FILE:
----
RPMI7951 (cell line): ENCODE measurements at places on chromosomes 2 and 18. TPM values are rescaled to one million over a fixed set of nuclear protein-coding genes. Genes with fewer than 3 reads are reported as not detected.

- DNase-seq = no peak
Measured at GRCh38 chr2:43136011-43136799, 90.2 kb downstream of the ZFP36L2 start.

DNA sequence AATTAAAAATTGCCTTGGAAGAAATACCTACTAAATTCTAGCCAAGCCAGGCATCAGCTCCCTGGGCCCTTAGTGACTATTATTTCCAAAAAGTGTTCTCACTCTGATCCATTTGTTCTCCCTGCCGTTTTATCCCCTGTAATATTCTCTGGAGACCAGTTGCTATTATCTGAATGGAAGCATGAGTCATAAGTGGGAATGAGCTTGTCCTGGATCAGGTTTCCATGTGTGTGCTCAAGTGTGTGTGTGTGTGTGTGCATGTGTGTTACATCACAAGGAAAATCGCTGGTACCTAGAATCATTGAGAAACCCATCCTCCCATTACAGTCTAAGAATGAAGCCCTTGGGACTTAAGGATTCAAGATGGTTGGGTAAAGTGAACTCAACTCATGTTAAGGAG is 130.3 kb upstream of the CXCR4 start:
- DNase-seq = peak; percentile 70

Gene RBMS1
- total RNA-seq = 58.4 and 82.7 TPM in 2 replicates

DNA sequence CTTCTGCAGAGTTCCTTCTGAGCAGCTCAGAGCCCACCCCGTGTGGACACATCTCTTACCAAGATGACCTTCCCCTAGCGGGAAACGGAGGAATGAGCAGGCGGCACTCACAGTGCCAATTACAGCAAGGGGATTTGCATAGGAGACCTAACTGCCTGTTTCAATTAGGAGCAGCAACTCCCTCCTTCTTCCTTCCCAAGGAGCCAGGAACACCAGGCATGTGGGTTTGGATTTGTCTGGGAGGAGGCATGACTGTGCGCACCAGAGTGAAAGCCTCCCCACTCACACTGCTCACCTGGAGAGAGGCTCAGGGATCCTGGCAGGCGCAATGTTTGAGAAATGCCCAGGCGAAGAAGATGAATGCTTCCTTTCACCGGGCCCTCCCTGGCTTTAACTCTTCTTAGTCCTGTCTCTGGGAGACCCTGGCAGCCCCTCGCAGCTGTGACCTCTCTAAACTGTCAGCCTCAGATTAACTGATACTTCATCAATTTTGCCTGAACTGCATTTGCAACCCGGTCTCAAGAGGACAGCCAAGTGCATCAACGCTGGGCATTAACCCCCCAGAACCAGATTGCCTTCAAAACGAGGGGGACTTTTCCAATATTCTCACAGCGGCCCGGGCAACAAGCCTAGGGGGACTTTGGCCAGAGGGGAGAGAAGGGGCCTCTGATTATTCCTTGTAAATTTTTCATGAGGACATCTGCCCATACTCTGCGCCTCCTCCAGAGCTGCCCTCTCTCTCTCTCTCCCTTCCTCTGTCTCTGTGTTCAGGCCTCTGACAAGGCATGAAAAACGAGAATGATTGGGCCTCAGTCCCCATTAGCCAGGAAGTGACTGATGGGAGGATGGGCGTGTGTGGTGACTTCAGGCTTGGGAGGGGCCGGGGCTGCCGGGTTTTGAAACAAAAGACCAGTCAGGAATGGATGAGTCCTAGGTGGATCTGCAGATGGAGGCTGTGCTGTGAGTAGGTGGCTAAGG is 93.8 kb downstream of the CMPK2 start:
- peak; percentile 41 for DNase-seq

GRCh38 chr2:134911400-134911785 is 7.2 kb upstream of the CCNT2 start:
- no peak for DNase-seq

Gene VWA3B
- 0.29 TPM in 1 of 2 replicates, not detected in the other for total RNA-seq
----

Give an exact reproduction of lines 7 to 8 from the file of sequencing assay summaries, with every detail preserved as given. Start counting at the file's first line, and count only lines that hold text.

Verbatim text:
- total RNA-seq = 58.4 and 82.7 TPM in 2 replicates

DNA sequence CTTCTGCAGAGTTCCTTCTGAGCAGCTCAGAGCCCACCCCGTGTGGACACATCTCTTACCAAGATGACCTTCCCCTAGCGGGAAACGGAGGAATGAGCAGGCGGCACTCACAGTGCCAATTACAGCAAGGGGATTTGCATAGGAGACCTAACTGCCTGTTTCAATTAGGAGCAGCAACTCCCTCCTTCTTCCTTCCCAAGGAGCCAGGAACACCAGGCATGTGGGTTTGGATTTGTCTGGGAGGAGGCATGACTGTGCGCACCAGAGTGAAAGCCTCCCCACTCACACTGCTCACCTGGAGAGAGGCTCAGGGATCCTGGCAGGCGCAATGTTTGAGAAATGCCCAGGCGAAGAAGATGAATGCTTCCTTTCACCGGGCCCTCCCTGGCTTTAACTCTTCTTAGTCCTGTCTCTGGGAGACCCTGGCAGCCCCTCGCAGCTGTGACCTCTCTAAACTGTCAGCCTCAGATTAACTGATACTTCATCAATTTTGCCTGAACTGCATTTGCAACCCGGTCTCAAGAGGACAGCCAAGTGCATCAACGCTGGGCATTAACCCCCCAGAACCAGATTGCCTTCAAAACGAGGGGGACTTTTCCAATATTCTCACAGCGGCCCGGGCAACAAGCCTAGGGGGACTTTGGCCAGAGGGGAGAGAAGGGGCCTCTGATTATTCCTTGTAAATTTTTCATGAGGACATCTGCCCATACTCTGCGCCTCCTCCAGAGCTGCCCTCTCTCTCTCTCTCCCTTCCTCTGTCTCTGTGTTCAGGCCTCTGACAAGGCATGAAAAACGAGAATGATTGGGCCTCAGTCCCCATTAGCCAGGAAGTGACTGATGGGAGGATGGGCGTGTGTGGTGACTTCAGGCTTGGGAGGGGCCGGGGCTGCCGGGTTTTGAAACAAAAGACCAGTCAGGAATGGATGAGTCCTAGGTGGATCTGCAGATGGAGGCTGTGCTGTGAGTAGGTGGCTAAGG is 93.8 kb downstream of the CMPK2 start: